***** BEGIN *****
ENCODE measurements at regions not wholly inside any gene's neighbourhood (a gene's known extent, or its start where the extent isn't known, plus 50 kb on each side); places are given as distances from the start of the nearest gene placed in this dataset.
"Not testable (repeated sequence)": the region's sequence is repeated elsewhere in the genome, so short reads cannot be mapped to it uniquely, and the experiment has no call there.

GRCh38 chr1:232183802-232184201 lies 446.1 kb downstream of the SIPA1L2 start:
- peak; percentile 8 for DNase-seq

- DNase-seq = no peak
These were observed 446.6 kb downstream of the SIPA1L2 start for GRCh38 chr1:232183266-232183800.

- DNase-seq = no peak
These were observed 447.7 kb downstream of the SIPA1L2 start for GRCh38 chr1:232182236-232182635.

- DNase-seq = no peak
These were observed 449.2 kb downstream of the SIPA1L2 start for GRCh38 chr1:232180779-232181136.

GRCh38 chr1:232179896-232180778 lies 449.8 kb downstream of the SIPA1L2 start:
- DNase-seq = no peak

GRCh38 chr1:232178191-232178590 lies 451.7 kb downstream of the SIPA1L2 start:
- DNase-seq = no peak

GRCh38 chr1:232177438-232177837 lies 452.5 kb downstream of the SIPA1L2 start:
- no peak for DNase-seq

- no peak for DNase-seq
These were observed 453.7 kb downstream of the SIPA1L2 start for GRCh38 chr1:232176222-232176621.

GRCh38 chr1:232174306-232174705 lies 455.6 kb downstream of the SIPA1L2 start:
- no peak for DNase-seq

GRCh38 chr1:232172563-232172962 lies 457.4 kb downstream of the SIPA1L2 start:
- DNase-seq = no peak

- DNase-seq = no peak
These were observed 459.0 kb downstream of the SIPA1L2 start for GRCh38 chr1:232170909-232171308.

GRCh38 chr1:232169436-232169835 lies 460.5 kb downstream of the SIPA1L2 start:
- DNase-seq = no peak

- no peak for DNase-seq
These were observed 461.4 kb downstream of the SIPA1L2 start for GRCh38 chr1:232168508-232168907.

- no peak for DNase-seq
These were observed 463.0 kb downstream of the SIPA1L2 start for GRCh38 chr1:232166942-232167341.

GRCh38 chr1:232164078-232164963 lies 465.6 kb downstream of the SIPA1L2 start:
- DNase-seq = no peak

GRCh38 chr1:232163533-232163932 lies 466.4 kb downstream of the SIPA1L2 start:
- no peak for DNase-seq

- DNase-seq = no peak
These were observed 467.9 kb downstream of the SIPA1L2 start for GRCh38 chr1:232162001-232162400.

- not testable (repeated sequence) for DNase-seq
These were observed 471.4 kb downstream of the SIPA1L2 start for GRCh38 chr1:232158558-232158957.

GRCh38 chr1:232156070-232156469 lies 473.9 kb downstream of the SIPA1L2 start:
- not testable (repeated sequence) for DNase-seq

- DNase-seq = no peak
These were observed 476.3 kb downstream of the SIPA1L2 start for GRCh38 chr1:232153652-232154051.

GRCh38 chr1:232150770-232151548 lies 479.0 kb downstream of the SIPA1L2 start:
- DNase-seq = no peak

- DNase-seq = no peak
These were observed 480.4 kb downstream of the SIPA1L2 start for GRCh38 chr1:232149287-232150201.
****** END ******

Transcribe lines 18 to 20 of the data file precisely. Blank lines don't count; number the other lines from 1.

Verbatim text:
These were observed 453.7 kb downstream of the SIPA1L2 start for GRCh38 chr1:232176222-232176621.

GRCh38 chr1:232174306-232174705 lies 455.6 kb downstream of the SIPA1L2 start:
- no peak for DNase-seq